Highland Woodworking Wood News Online, No. 175, March 2020 Welcome to Highland Woodworking - Fine Tools & Education Learn more about Highland Woodworking View our current woodworking classes and seminars Woodworking articles and solutions Subscribe to Wood News
 
Stories from Grandpa's Workshop
The Big World of Mr. Small
By Bob Rummer
Colorado

Click on any picture to see a larger version.

Grandma and Grandpa Rummer's house in Wichita was furnished with an interesting mix of antique furniture. There was an Eastlake bedroom suite, a veneered sleigh bed, a Jenny Lind twin bed on the upstairs sleeping porch, an oak washstand in the big upstairs bathroom with the clawfoot tub and much more. All of it had been carefully repaired, refinished, and restored. So many memories of growing up were connected to their furniture. There was the time I got my finger stuck in the carved lion, or spinning on the swivel chair until we had vertigo, the feel of the scratchy upholstery of the living room sofa when we watched the Ed Sullivan show, and family dinners at the big dining room table. Grandma and Grandpa were pretty intentional about tagging their furniture (literally) for distribution after their passing but the problem was there was only one oak washstand and there were seven grandkids. Grandpa's ingenious solution was to start making dollhouse furniture copies for everyone.

It started with a 1/12th scale version of the washstand. Then, each Christmas, we would all get additions to the miniature furniture collection. Sometimes it was versions of pieces they owned, sometimes it was furniture they remembered or wished they had. The collection grew to include a four-poster bed, dresser, side table, kitchen table, pie cupboard, upholstered sofa, braided rug, dining chairs, grandfather clock, cradle, lots of accessories, and the washstand that started it all.

Figure 1. Miniature versions of full-scale furniture at Grandpa's house

Grandpa really enjoyed the challenges and creativity of building miniatures. He came up with an indexing fence for the tablesaw so he could safely rip 1/16" thick strips (the 1/12th scale equivalent of 3/4" stock). His drillpress served as a "mini-lathe" for turned parts like legs and bedposts. For the washstand he used 3/8" staples for pulls and handles and made small magnetic latches to hold the doors closed. Hinges were made from fabric glued to the wood. He used a hole saw to cut out the circular frame for the mirror on the walnut dressers. Then he turned the pile of walnut disk cutouts into tabletops for side tables.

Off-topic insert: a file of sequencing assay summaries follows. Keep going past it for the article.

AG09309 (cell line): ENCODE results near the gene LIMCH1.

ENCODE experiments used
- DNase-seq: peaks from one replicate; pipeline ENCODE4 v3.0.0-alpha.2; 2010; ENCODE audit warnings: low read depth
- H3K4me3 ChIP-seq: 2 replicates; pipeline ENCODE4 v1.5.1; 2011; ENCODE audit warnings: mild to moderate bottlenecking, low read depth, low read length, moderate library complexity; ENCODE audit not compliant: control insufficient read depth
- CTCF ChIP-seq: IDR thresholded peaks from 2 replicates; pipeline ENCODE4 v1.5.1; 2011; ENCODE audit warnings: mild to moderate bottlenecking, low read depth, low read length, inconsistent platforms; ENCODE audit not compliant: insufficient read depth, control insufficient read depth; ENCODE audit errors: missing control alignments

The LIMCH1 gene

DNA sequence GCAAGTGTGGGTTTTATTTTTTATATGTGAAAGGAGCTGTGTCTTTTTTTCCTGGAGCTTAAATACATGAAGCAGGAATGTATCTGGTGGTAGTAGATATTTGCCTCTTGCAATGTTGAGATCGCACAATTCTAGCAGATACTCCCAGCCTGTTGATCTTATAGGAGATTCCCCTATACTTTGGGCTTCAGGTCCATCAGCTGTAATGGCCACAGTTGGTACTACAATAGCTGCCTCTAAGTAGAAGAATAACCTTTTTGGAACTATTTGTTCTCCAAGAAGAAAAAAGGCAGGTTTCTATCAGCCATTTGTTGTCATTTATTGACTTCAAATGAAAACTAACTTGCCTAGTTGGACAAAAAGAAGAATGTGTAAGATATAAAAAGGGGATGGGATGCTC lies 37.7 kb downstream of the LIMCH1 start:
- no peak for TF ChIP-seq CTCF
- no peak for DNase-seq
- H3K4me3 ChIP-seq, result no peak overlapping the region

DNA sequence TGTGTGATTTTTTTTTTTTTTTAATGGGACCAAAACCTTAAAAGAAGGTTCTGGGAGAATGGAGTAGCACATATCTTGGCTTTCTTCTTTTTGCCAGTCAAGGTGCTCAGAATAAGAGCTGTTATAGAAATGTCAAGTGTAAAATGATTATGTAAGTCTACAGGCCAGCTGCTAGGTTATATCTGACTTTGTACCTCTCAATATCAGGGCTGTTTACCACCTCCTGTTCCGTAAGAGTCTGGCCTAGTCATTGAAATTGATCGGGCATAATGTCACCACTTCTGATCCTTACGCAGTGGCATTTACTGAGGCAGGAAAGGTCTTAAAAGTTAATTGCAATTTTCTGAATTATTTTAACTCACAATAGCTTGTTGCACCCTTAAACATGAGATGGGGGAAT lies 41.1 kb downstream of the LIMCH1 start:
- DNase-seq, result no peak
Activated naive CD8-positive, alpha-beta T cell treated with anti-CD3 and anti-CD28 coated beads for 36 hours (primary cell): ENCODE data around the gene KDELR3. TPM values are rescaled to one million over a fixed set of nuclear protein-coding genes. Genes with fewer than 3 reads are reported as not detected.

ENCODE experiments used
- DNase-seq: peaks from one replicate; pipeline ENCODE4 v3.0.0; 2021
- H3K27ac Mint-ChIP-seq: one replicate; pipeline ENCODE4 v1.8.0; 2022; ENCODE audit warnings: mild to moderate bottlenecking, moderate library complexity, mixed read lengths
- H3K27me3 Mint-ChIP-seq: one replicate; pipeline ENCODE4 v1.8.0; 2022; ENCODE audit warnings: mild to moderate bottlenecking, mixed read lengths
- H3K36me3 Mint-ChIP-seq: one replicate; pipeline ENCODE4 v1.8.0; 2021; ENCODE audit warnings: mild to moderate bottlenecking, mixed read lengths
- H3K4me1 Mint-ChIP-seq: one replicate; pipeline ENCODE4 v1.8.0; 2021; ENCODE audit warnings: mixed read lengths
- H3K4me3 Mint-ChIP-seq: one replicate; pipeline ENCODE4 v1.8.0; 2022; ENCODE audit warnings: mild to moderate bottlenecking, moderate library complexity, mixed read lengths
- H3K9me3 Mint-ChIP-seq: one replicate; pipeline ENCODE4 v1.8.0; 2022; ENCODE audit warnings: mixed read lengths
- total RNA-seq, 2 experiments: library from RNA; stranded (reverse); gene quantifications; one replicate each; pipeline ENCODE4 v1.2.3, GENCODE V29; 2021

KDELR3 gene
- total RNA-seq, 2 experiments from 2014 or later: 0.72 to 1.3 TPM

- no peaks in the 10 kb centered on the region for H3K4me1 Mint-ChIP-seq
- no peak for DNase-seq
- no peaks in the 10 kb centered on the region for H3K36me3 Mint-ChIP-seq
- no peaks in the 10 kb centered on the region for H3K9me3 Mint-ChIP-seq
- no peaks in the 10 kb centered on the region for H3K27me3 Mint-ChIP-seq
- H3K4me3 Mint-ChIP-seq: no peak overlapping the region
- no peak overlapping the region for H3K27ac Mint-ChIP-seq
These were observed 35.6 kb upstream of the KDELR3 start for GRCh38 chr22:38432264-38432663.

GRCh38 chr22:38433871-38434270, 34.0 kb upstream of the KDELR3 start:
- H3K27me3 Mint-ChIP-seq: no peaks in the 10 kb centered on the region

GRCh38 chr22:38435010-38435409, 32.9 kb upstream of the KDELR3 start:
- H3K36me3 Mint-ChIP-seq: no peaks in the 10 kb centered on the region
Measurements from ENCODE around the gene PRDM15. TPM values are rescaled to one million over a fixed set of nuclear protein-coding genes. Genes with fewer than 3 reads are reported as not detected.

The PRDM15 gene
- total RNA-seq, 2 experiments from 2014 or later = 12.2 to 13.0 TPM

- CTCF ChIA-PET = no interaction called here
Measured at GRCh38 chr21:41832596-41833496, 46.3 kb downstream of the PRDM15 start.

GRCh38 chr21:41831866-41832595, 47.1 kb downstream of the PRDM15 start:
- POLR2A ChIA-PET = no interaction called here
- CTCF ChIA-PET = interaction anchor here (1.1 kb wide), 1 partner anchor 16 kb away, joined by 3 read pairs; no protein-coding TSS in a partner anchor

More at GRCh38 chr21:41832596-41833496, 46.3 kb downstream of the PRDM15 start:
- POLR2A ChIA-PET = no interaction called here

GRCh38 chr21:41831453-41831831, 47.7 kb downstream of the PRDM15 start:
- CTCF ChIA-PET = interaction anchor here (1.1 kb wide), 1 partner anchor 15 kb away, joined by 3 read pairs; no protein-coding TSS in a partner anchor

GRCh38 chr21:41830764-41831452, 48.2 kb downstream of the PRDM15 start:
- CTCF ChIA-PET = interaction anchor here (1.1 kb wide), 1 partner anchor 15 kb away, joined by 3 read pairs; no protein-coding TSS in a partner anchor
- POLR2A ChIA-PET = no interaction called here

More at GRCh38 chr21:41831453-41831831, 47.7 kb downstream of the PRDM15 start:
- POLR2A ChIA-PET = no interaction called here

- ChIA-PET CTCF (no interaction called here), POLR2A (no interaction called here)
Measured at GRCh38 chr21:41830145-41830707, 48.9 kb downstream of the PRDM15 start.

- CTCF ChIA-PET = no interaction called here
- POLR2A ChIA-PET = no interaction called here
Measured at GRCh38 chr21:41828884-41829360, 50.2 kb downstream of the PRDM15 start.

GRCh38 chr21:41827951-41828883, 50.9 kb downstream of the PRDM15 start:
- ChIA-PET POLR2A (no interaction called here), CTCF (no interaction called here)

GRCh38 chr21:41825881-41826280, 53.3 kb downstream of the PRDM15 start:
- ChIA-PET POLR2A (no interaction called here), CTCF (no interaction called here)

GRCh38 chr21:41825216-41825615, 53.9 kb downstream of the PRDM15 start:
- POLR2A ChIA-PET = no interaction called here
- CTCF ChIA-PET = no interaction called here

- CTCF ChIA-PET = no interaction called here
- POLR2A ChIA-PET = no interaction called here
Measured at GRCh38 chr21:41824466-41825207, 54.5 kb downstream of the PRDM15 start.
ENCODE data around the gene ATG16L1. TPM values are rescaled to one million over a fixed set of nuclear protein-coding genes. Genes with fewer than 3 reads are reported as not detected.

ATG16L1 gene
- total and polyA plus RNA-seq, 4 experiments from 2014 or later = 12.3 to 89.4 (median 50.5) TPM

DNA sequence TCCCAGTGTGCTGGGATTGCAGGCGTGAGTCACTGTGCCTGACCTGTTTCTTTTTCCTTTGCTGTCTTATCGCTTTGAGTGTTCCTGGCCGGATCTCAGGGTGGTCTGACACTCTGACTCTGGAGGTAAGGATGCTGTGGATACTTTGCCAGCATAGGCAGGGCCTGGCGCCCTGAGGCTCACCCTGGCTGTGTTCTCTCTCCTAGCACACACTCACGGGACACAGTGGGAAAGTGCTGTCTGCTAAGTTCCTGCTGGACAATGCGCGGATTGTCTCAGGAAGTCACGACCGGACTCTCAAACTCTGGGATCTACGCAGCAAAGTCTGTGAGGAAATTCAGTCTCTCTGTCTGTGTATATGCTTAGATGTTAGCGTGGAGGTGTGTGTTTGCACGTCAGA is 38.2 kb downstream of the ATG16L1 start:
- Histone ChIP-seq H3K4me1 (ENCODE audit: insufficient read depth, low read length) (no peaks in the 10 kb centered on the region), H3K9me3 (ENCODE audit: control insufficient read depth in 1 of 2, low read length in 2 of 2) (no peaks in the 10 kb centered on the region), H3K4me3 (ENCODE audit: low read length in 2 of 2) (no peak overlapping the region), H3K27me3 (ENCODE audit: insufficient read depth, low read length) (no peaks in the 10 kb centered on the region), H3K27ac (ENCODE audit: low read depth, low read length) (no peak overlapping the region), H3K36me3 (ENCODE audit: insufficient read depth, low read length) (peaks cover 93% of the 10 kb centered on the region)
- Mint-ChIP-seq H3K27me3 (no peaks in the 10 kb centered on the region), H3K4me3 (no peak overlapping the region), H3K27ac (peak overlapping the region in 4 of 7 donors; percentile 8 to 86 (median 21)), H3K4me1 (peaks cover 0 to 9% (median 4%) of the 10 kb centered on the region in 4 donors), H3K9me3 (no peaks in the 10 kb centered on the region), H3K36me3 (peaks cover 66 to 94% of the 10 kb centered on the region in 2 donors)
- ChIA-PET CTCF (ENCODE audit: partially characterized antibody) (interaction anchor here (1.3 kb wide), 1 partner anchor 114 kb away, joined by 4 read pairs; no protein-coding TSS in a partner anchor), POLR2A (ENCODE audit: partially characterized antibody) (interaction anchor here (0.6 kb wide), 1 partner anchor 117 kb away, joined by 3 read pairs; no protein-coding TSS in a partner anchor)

Grandpa's miniatures are on the borderline between playable dollhouse pieces and display shelf art. Over the holidays I had a chance to see masterpieces of miniatures at the National Museum of Toys and Miniatures in Kansas City (see the link below). With over 70,000 objects in their collection, NMTM is the world's largest collection of fine-scale miniatures. The exhibits showcase craftsmanship in metalwork, woodworking, painting, carving, printing, and ceramics.

The challenge of fine-scale craft is to see how closely you can replicate something at a tiny scale. Many of us have made Chester County spice boxes and practiced cutting dovetails for small drawers. These are a challenging exercise for intermediate to advanced woodworkers. However, there is an example of a spice box in the NMTM collection that is just over 1" tall -- with fully functioning drawers, dovetail joinery, and tiny metal hinges! There are over 100 pieces in this miniature version made by Bill Robertson.

Figure 2. A 1/12th scale spice chest at the National Museum of Toys and Miniatures.
Made by Bill Robertson